Forbes: Oil prices to fall...

yasir1212

Well-known member
Joined
Dec 15, 2004
Posts
154
Total Time
3200+
Let's hope Steve Forbes' bold statement holds true....

http://www.telegraph.co.uk/money/main.jhtml?xml=/money/2005/08/31/cnoil31.xml&menuId=242&sSheet=/portal/2005/08/31/ixportal.html

Forbes predicts oil will drop to $35 within a year

Steve Forbes, the billionaire business publisher, predicted that the oil bubble will burst inside a year and the price will plunge, as the impact of Hurricane Katrina sent the price of oil soaring to new record levels.

He spoke as Katrina shut down almost all the flow from the Gulf of Mexico, which provides over a quarter of the United States' oil. "I'll make a bold prediction. In 12 months you're going to see oil down to $35 to $40 a barrel," he said. "It is a huge bubble, I don't know what's going to pop it but eventually it will pop - you cannot go against supply and demand, you cannot go against the fundamentals forever."

Oil production in the gulf was down by 92pc, or 1.4m barrels, and gas production fell by 83pc as the hurricane threatened severe damage to the installations in the region. In response, the price of Brent in London spiked $3.22 a barrel to a record $68.09 while in New York oil was up $2.65 a barrel to $69.25 during late trading.

Analysts said it was unclear how much damage the hurricane had done to the 4,000 platforms and 33,000 miles of underwater pipelines in the gulf since few companies have been able to send helicopters over the region.

Shell said an aerial inspection of its Mars platform indicated some damage to its upper deck. Mars produces around 147,000 barrels of oil and 157m cubic feet of gas a day - 15pc of the Gulf of Mexico's overall production.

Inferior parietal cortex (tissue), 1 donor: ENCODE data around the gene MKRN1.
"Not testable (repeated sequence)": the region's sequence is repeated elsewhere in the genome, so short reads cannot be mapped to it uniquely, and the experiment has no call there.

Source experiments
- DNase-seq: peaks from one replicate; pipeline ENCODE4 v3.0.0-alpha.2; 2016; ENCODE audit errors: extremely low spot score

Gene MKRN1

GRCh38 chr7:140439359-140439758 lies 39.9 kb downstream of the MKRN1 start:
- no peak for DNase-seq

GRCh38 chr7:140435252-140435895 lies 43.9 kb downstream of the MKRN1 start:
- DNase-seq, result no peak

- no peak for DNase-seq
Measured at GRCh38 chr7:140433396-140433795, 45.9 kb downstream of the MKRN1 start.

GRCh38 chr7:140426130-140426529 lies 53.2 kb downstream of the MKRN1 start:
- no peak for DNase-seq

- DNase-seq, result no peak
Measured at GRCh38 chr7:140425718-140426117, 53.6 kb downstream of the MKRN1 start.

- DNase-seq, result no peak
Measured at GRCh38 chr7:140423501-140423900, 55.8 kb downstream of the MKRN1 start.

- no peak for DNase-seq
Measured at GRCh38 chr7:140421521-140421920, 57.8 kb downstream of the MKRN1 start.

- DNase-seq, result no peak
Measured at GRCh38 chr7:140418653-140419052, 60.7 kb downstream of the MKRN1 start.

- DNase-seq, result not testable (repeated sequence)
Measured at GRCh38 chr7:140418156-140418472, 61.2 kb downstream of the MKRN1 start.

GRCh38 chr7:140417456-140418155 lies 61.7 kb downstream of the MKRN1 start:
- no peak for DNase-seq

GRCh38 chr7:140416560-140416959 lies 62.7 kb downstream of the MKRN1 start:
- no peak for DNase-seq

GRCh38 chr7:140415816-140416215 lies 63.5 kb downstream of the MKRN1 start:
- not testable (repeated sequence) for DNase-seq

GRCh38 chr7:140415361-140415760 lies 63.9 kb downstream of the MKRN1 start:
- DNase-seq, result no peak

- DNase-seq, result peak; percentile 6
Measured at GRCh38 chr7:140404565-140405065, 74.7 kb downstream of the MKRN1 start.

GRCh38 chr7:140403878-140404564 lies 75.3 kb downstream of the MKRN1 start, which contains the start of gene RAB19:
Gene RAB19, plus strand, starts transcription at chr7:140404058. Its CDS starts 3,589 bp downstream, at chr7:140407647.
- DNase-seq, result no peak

A spokesman for BP said there had not been any damage at its Mad Dog, Holstein or NaKika platforms but all of its 350,000 barrels a day in the region had been shut in. The US coast guard said seven rigs were adrift.

The Louisiana Offshore oil port, the largest import terminal in the US, has been shut, as have several refineries. The St Charles refinery, owned by Valero, is under 3ft of water.

The cut in the oil supply prompted the US government to promise that any shortfall would be made up from the stockpiles of the strategic petroleum reserve, which contains around 700m barrels. Last night one West Coast refiner applied for emergency supplies.

Mr Forbes said the whole concept of the strategic reserve was pushing prices higher. "The speculators know now that no matter what happens to the price of oil Uncle Sam is there buying almost every day," he said. "Stop the buying and in fact throw some of that oil on the open market, boy that would throw it in turmoil and send the price down."

The oil market has become a target for investors, since the returns have been significantly higher than those from the stock or bond markets in the past couple of years. Fundamentally there is enough oil to go around.
Stockpiles are full and Saudi Arabia has promised to step up production to 11m barrels a day.

"This is sheer bubble speculation. I'll be blunt, there's hardly a hedge fund in North America that hasn't speculated on oil futures," said Mr Forbes. He added that when prices did fall, the impact would make the dotcom collapse "look like a picnic".